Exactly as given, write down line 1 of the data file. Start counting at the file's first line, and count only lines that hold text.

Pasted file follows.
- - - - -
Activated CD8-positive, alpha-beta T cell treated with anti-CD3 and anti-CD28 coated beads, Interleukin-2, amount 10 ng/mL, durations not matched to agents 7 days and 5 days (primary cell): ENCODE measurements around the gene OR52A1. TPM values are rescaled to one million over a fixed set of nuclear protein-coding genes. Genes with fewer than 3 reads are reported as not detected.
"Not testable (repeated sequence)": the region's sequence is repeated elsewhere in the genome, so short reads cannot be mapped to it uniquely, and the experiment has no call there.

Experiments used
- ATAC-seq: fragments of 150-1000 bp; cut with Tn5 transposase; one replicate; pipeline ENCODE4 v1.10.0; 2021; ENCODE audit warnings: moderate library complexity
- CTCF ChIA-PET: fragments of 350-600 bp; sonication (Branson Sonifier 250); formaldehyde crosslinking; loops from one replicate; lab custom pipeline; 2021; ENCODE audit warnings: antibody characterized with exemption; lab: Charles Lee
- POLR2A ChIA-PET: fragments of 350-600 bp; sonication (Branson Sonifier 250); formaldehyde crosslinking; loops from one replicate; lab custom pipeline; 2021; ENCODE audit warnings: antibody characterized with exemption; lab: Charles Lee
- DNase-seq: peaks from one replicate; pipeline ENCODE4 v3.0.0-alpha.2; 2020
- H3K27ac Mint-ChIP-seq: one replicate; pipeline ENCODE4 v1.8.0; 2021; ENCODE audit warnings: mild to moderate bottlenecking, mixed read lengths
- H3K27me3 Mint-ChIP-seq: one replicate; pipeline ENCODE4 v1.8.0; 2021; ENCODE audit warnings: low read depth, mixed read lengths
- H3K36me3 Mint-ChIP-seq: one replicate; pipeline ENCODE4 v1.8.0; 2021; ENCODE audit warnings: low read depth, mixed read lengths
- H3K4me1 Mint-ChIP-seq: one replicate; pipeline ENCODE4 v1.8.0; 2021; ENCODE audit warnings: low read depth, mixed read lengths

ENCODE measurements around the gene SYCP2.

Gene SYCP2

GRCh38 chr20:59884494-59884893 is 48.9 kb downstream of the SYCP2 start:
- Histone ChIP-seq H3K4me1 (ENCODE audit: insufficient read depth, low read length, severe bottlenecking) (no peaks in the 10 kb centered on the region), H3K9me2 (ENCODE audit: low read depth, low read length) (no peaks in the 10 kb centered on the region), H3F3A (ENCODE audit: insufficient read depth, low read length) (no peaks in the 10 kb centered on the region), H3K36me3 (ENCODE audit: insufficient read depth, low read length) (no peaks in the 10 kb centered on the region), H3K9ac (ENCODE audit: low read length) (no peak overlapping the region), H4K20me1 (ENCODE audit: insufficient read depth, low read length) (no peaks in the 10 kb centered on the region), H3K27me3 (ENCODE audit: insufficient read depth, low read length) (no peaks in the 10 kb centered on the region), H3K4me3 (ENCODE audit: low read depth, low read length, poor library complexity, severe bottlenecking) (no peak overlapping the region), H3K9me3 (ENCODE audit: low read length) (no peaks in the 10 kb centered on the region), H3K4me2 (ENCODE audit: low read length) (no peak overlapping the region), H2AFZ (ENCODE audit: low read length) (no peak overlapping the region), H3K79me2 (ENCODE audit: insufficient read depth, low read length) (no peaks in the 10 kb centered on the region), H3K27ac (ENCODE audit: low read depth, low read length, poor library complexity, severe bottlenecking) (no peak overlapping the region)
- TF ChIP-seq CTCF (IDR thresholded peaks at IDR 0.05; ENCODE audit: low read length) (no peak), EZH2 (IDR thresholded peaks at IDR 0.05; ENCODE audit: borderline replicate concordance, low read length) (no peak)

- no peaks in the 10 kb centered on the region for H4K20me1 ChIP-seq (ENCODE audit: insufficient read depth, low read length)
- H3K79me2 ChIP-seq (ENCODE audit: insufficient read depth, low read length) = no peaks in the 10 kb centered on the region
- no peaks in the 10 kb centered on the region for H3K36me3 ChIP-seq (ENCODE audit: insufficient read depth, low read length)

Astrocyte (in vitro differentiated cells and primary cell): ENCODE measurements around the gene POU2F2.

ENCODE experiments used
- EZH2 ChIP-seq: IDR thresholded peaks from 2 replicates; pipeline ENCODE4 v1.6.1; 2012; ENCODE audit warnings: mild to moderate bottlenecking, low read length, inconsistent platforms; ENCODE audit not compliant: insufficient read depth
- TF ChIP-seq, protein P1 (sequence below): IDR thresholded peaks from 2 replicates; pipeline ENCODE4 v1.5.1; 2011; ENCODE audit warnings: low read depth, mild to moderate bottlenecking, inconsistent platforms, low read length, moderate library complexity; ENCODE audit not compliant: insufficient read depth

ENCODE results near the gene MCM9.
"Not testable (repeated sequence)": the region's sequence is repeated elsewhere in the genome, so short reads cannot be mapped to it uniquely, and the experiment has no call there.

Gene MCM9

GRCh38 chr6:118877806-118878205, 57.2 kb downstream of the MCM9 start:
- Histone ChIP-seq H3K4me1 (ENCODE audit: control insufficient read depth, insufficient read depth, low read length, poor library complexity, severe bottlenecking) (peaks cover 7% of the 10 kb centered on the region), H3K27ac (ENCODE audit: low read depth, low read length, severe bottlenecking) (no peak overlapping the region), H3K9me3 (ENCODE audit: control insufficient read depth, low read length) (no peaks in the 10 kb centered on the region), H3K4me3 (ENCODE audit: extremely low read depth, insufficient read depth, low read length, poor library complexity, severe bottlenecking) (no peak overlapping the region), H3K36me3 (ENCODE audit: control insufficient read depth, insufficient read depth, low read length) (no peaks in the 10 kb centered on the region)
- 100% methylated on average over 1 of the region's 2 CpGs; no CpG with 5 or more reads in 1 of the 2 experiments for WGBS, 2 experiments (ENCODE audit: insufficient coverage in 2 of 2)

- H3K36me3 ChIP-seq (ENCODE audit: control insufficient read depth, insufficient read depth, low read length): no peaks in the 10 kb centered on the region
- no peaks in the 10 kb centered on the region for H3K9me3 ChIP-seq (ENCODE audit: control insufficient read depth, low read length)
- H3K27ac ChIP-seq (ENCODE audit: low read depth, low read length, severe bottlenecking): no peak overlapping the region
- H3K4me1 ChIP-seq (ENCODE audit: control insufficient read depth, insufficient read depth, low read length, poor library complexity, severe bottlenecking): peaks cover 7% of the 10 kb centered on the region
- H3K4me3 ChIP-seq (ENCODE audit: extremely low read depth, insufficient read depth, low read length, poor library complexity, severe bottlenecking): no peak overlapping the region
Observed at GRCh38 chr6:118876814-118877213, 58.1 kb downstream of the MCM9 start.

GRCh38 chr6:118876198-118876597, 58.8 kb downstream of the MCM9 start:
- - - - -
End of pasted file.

Activated CD8-positive, alpha-beta T cell treated with anti-CD3 and anti-CD28 coated beads, Interleukin-2, amount 10 ng/mL, durations not matched to agents 7 days and 5 days (primary cell): ENCODE measurements around the gene OR52A1. TPM values are rescaled to one million over a fixed set of nuclear protein-coding genes. Genes with fewer than 3 reads are reported as not detected.